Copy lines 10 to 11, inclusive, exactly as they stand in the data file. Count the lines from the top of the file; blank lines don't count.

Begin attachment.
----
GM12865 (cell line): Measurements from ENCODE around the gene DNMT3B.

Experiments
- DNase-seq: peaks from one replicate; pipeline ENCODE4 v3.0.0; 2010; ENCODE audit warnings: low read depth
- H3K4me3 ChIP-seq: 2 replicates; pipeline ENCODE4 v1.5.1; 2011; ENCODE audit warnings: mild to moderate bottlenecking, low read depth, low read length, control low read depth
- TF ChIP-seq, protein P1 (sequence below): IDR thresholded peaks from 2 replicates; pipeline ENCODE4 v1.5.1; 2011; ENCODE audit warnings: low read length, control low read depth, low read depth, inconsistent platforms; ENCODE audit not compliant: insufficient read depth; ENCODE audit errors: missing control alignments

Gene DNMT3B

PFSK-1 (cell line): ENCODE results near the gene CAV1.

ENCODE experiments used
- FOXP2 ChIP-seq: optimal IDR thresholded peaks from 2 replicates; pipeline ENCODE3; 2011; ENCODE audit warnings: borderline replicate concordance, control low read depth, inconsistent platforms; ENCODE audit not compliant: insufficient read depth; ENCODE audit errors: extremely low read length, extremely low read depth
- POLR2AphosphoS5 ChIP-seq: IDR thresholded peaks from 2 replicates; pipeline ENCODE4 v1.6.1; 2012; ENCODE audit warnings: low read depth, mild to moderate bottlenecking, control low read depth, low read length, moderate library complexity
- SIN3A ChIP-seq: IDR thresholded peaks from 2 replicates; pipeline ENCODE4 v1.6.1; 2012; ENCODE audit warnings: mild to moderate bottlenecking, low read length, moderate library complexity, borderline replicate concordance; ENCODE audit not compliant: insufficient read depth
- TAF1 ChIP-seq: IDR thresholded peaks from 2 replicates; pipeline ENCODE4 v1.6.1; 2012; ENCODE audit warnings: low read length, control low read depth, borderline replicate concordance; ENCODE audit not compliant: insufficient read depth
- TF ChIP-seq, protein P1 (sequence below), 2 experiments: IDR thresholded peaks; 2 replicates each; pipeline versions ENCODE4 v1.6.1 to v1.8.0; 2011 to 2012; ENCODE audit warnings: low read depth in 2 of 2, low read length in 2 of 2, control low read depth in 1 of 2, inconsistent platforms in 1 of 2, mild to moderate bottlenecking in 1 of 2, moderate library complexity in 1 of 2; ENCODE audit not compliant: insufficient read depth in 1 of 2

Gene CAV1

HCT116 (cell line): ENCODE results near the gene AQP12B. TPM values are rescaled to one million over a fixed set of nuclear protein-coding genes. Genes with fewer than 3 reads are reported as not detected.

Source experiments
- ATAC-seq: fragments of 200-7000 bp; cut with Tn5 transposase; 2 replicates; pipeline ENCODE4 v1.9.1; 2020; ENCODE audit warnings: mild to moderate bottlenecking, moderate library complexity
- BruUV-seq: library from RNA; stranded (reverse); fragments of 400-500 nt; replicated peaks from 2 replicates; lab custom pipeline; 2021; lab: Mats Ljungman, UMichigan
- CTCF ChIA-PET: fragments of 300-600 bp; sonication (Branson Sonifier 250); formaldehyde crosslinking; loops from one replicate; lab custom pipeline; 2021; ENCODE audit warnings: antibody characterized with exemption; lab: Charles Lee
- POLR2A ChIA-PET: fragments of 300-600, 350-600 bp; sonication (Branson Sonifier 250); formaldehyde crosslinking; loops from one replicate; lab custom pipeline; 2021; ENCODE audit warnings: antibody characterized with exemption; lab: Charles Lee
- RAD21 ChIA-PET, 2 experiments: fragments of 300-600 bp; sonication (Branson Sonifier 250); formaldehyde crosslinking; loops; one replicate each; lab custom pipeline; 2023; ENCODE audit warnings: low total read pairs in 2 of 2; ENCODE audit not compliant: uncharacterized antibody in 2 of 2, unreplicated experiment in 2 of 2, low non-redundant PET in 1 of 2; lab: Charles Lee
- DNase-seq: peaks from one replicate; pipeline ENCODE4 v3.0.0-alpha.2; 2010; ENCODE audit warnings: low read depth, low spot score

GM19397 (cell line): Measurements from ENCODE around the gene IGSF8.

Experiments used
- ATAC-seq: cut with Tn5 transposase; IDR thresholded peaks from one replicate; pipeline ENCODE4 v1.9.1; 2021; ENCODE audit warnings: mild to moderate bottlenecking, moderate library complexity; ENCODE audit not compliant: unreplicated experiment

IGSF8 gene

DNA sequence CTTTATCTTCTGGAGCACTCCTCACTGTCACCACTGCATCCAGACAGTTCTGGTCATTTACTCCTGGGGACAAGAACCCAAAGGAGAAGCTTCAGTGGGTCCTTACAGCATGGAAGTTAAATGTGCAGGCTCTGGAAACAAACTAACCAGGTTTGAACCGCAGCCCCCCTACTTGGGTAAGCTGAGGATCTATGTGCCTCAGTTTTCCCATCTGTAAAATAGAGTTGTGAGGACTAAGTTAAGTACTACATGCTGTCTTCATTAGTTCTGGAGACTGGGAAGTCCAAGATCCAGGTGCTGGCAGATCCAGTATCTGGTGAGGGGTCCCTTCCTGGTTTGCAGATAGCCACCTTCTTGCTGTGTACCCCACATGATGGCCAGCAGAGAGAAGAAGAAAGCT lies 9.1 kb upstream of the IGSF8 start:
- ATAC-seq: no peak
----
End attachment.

- POLR2AphosphoS5 ChIP-seq: IDR thresholded peaks from 2 replicates; pipeline ENCODE4 v1.6.1; 2012; ENCODE audit warnings: low read depth, mild to moderate bottlenecking, control low read depth, low read length, moderate library complexity
- SIN3A ChIP-seq: IDR thresholded peaks from 2 replicates; pipeline ENCODE4 v1.6.1; 2012; ENCODE audit warnings: mild to moderate bottlenecking, low read length, moderate library complexity, borderline replicate concordance; ENCODE audit not compliant: insufficient read depth